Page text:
To bee or not to bee

To bee or not to bee – Photograph by Laura Lecce

Recently there have been two scientific studies which have highlighted how smart bees really are at learning. One of these studies trained bees to pull on a string which gave them access to a sucrose treat. The second study wanted to see if bees could perform a very unnatural task that required manipulation of a tool to get a reward. The bees were shown that the proper location of a yellow ball was inside a drawn circle. The bee then had to figure out how to relocate a misplaced ball back into the circle to gain a reward. Once the bee had learned these tasks they improved significantly each time, taking less time to complete the task. Not only did bees learn these tasks, other bees which were placed as observers could then complete the task themselves on the first try, hence learning the skill from watching a trained bee. This learning could be transferred through many successions of new trainers and new observers. These studies show that bees can learn new and complex tasks which were previously thought to be unique to vertebrates such as mammals and birds and also transfer those skills throughout their colony which may help them adapt in the presence of changing evolutionary pressures (click here to see a video highlighting these studies).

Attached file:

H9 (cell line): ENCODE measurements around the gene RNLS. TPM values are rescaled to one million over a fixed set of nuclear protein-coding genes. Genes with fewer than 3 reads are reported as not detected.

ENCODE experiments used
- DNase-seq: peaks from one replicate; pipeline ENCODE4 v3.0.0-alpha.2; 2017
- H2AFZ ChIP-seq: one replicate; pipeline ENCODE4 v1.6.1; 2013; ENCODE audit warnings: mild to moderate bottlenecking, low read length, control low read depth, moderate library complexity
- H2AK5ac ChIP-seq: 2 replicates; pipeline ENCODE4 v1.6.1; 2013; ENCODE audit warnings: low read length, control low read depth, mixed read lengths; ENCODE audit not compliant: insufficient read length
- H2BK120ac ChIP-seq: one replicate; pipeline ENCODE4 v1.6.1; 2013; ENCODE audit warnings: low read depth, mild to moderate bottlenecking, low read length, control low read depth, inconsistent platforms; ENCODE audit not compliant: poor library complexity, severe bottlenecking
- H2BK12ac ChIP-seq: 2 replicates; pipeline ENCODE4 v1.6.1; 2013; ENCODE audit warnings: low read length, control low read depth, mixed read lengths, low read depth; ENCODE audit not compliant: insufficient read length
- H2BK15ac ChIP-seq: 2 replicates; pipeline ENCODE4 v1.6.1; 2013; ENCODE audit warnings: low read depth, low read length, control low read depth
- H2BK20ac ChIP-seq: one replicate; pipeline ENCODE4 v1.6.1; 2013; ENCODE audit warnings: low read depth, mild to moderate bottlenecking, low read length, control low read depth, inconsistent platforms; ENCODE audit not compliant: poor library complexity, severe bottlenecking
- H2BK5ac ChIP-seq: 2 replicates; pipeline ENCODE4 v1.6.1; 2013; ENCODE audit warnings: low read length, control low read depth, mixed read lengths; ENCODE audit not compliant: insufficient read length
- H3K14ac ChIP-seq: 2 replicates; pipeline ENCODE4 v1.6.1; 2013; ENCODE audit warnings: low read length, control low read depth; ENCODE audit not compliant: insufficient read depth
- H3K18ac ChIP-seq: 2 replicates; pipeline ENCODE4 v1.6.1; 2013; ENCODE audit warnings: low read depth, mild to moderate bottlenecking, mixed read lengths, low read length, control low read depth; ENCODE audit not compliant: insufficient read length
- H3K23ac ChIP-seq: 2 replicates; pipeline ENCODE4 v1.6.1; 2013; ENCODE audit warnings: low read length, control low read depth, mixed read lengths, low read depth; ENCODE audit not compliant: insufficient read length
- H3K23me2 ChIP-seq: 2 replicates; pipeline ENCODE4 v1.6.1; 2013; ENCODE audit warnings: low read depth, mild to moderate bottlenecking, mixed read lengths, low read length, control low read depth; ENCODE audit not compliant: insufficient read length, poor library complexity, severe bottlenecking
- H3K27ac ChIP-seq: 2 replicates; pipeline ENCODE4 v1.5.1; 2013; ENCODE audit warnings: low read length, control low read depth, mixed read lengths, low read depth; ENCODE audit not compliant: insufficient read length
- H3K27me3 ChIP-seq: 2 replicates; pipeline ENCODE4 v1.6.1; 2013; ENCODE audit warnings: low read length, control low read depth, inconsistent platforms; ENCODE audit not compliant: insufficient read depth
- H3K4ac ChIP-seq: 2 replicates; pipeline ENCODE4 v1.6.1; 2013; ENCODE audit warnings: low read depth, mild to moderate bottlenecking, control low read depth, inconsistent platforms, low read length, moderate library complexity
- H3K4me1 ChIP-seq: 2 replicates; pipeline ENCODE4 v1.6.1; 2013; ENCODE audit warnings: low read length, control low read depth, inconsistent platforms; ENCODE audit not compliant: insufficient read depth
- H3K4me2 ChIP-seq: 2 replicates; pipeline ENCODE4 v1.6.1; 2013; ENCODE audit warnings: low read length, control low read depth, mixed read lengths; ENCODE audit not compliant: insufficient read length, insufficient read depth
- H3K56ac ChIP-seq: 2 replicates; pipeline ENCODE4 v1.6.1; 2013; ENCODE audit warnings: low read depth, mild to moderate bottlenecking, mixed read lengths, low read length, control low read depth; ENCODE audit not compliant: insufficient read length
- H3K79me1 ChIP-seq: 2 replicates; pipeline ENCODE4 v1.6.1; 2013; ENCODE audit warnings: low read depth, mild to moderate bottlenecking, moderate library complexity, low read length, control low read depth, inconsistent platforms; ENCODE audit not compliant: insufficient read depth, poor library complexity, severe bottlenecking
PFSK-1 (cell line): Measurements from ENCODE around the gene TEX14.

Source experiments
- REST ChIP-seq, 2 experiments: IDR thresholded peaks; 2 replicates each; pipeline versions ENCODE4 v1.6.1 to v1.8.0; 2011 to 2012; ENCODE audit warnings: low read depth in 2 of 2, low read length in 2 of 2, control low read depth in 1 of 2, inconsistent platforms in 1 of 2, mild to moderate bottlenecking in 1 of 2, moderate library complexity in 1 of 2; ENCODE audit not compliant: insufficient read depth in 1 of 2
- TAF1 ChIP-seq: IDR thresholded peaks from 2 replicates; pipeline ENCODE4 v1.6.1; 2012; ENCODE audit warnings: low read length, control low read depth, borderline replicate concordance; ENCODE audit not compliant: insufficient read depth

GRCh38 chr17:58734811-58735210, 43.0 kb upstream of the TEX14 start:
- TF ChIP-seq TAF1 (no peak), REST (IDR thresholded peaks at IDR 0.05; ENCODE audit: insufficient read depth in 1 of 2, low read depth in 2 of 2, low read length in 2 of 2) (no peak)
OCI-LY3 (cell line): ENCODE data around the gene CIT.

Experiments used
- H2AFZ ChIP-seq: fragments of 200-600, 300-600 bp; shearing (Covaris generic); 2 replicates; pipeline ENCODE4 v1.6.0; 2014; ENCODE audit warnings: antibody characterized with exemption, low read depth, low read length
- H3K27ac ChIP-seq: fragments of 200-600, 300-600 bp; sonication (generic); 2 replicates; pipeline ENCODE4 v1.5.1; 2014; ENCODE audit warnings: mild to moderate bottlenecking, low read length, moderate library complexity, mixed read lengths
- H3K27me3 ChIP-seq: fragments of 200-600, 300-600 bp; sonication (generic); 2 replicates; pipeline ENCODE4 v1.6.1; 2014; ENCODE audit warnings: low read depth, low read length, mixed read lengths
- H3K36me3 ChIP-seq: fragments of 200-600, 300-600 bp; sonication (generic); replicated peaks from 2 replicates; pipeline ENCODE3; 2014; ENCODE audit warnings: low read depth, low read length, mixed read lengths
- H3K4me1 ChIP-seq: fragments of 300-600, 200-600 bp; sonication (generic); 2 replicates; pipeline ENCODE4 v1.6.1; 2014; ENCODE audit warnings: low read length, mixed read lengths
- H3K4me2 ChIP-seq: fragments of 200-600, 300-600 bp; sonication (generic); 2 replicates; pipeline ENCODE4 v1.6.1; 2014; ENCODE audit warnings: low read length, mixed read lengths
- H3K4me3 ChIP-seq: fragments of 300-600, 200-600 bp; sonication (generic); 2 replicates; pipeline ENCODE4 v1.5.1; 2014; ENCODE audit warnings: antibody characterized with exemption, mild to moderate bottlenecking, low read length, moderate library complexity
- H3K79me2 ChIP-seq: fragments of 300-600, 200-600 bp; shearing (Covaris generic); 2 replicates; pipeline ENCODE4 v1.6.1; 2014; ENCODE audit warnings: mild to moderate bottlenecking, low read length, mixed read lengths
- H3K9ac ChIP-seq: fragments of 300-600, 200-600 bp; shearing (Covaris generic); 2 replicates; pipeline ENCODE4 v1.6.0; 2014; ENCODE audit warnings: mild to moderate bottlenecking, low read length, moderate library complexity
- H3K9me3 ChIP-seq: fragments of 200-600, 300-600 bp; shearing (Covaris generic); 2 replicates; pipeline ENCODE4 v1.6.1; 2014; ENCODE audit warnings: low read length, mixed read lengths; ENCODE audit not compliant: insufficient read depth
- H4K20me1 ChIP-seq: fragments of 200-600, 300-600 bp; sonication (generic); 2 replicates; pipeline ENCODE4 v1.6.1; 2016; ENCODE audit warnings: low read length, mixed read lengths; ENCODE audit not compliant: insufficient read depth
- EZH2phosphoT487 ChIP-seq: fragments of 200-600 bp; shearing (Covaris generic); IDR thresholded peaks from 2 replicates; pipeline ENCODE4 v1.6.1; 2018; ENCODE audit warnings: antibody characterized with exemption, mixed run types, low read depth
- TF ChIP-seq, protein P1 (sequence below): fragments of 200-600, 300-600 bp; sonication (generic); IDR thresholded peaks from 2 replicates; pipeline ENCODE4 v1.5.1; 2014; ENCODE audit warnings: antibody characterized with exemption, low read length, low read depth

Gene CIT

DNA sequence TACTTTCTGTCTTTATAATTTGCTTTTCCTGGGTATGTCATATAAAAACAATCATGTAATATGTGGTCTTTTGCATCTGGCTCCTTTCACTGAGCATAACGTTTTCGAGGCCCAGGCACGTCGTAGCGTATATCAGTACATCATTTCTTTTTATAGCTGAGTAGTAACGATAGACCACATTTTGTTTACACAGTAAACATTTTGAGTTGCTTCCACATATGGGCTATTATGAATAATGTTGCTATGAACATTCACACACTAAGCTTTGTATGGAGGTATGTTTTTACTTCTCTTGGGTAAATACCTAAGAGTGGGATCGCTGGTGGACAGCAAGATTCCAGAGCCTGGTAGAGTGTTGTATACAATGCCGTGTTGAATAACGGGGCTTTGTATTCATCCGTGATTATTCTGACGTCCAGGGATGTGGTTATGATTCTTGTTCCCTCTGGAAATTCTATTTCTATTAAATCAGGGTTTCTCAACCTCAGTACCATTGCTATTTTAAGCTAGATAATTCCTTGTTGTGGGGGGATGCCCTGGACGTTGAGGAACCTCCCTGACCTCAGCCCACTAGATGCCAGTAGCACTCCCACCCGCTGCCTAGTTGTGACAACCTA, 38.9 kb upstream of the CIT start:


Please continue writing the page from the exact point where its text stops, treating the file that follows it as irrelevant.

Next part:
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2 thoughts on “To bee or not to bee

  1. The choice is obvious–to bee! Must admire the folks who can think things through enough to plan these challenging experiments. Though it’s not so entirely surprising, when honeybees dance to teach their kin where to go for the best nectar, and soon they’re off on their own, straight to the new source. Great photo, too (bzzzzz)!

    Liked by 1 person

    1. I know, these researchers must have had so much patience to do this. It is one thing to observe animals and think they are smart, it is another thing entirely to prove it…even if we already knew it. Pretty cool stuff!

      Like

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